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When Counting Calories, Words Are More Valuable than Pictures 

A new study co-authored by Yale SOM’s Gal Zauberman finds that apps that track calories with a photo are appealing, but manually logging your meals is actually more effective. The results offer a cautionary tale about giving consumers what they think they want, he says.

An illustration of a smartphone taking a photo of a salad
  • Can I charge that?

    More and more, the answer is yes, as the credit card industry reaches billions of consumers and tens of millions of outlets. The CMO of MasterCard WorldWide talks about the company’s efforts to compete in this global market while responding to radically different technological infrastructures, legal institutions, and cultural understandings of debt.

  • How does mobile change the marketing equation?

    The omnipresent smartphone has the potential to change the entire shopping experience.

  • The Pleasure of Guilt

    Guilt may be a key mechanism for enhancing pleasure, according to new research co-authored by Professor Ravi Dhar.

  • How do you sell steel?

    How does a manufacturing company in Baltimore thrive selling steel around the world? Titan Steel Corporation keeps manufacturing jobs in the U.S. by continually adapting to shifting suppliers and customers as macro trends and exchange-rate shifts alter the global competitive landscape.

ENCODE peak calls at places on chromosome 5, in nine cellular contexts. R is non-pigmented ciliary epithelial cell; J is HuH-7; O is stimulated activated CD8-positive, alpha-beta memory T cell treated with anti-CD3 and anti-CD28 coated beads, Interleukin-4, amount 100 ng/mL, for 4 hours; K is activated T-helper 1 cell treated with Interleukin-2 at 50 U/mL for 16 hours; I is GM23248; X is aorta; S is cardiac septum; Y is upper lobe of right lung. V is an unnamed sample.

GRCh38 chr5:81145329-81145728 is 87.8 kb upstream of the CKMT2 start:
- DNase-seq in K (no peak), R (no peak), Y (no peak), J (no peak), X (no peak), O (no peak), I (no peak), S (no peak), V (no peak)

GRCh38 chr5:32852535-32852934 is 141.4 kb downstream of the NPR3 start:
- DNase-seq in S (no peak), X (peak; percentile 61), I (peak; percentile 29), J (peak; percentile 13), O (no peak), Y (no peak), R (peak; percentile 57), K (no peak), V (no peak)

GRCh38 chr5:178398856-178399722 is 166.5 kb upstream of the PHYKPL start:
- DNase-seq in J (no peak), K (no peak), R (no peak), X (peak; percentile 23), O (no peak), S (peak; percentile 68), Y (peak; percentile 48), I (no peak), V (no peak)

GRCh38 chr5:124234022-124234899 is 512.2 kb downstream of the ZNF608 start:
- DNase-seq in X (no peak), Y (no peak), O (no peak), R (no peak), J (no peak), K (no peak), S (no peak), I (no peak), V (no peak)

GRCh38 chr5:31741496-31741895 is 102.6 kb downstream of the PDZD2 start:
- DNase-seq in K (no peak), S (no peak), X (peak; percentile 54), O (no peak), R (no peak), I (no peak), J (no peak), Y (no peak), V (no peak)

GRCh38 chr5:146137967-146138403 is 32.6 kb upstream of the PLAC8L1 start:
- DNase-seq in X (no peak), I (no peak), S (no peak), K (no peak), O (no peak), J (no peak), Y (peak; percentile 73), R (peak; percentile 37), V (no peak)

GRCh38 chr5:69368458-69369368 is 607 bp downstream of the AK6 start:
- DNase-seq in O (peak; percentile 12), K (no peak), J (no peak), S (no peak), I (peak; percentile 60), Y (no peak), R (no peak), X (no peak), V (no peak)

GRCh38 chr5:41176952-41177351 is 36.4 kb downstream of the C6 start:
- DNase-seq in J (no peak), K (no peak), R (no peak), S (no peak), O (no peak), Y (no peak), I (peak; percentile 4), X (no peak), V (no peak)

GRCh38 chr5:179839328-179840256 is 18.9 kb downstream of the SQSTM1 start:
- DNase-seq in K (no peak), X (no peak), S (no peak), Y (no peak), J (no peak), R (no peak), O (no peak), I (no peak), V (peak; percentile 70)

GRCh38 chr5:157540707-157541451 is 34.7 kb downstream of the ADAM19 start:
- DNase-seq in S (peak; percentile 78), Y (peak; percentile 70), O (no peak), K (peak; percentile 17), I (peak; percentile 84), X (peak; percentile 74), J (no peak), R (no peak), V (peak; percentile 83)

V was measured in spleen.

• What is ecological economics?

    Robert Costanza is one of the founders of a trans-disciplinary effort to understand how economics is embedded in the broader ecosystem that supports all human activity. From this perspective, he sees both limits for economic growth and opportunities to improve long-term human well- being.

  • What are the economics of happiness?

    Economists have begun to use research into happiness to explore questions in economics, policy, and management. Betsey Stevenson of the Wharton School of the University of Pennsylvania surveys the work in this emerging field.

  • How do you market a global brand?

    John Hayes, chief marketing officer at American Express, discusses creating relationships with a global customer base that ranges from individuals to multinational corporations.

  • What does a choice look like?

    A number of economists, psychologists, and neuroscientists are using imaging studies to peek at the brain in action — trying to better understand why we make some of the choices we do.

  • What are your customers thinking?

    The question has always been critical to marketers. However, with rapid innovations in technology—social networks, mobile technology, new ways of delivering content—and the following shifts in behavior, it might be harder to answer than ever. Rishad Tobaccowala, the CEO of Denuo, a company that helps clients grapple with these trends, gives his take on the pulse of marketing today.

  • How do foreign companies market to India?

    Even in a globalized world, culture can create real differences in how products are received from country to country. This can lead to both challenges and opportunities for businesses, according to Julien Cayla of the Australian School of Business.